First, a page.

Strategic Directions | Feature

Internet2: Building a Community for Innovation

A Q&A with Florence Hudson, Internet2's new senior VP and chief innovation officer

Internet2: Buildign  community for innovation

With 280 higher education institutional memberships, 80 corporate members, 42 regional and state networks, 70 affiliates and government agencies, and 65 international research and education networks that it connects to, Internet2's reach is expanding, and its work is as cutting-edge as ever.

This past week, Florence Hudson assumed her new role as Internet2's senior VP and chief innovation officer. Hudson will leverage her extensive experience fostering innovative work — she created IBM's Smarter Buildings strategy, developed that company's work with the Internet of Things, and through her work with organizations like NASA JPL, participated in many research collaborations with national laboratories. CT talked with Hudson about her new post at Internet2.

Mary Grush: For a long time we've seen Internet2 partnerships and collaborations that result in innovations and initiatives that expand the potential for technology to benefit education and the wider community. As Internet2's new chief innovation officer, how would you characterize this as it is now, and what are the opportunities moving forward? This is work that seems natural for the higher education and research communities especially, and it is important work for other Internet2 member organizations as well.

Florence Hudson: It really is. And I'm delighted and honored to enter this community. Just think of all the skill and knowledge, and all the wisdom and creativity — and the innovation that already occurs in this community. It's a very exciting time, and I think in fact a pivotal time for Internet2.

Within our membership, we're working with the academic community, both on the information technology side, and of course, on the research side, with, for example, deans of engineering and applied science, with deans or VPs of research, all in academia… add to that the incredible assets we have in national labs and research organizations, as well as in industry — Internet2 members like Cisco and IBM and a number of others. Given our membership, there's so much opportunity to drive more innovation together.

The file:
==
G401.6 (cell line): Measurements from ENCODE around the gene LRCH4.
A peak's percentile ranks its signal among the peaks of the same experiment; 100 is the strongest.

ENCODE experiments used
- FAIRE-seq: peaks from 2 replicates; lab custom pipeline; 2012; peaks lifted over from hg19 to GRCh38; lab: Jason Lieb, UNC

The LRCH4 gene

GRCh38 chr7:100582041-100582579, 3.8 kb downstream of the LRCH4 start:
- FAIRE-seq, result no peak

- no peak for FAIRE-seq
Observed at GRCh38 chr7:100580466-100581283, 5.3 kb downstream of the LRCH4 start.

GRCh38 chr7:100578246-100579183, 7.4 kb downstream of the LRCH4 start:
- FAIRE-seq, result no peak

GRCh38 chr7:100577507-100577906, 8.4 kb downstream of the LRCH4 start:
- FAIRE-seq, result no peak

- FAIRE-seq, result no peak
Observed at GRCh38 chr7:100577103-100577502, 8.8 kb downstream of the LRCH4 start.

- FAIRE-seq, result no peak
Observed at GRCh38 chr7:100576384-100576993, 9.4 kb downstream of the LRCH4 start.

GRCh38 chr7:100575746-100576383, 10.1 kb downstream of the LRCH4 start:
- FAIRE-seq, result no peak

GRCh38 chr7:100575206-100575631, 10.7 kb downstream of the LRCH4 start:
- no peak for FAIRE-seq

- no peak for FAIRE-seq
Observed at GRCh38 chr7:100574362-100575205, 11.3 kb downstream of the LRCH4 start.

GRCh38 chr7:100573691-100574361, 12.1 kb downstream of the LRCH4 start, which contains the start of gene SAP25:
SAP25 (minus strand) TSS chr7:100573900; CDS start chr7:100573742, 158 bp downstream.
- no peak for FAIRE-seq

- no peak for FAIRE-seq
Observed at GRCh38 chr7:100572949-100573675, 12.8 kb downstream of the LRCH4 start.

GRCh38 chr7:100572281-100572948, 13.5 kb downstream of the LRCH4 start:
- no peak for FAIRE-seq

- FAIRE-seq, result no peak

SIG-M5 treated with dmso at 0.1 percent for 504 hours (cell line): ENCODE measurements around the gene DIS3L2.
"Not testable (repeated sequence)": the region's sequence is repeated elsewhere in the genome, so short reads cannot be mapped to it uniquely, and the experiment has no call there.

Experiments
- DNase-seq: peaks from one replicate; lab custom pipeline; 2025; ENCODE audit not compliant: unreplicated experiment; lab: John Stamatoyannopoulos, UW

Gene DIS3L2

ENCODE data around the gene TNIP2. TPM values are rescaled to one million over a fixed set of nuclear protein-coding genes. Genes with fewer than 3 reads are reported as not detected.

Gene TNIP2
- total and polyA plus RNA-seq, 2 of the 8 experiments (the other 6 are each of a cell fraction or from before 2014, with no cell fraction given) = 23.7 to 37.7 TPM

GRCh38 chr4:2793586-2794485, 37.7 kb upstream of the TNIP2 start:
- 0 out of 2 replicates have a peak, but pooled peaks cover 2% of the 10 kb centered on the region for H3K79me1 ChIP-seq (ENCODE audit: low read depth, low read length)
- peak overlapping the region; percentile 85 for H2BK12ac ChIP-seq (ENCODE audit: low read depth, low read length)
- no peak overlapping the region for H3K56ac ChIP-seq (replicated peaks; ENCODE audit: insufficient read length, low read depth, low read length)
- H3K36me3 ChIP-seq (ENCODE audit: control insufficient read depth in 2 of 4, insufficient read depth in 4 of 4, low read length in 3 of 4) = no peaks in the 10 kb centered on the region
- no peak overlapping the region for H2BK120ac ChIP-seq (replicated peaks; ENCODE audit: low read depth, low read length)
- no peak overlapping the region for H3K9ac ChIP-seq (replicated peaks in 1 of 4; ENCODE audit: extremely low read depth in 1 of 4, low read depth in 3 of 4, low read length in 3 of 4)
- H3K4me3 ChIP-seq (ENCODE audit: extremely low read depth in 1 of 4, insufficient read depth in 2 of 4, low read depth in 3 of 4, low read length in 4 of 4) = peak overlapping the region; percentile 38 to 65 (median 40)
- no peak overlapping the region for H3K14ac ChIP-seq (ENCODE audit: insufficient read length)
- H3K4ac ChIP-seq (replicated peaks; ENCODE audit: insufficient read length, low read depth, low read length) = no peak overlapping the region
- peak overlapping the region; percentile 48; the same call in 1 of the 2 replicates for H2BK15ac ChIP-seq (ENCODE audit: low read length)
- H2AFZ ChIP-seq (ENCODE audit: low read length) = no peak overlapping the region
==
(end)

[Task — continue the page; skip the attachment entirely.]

And we're very fortunate with the great innovation that has happened already, in the creation of the 100Gb network that we have as a base for Internet2. It's used to send big data all across the country and even around the world.

So, we have this very big pipe, which is wonderful, and we have great collaboration, which is excellent. Now, we're at the point of asking: How is this evolving?

Grush: Can you give me just a few examples of some of the newer things that the network is going to enable?

Hudson: Certainly. There has already been significant research and collaboration around genomics, for example, and work in areas like the U.S. Department of Energy and particle accelerator research. But beyond all that I think about what is going to happen with connected health care and health care data systems. How will we leverage clinical information and images, historical health data patterns, and at some point integrate that with the genomics data? There's a great opportunity for leveraging the network, to use a big pipe like we have at Internet2 for our research and education community. And, importantly, there are also opportunities for bringing all this to the next level.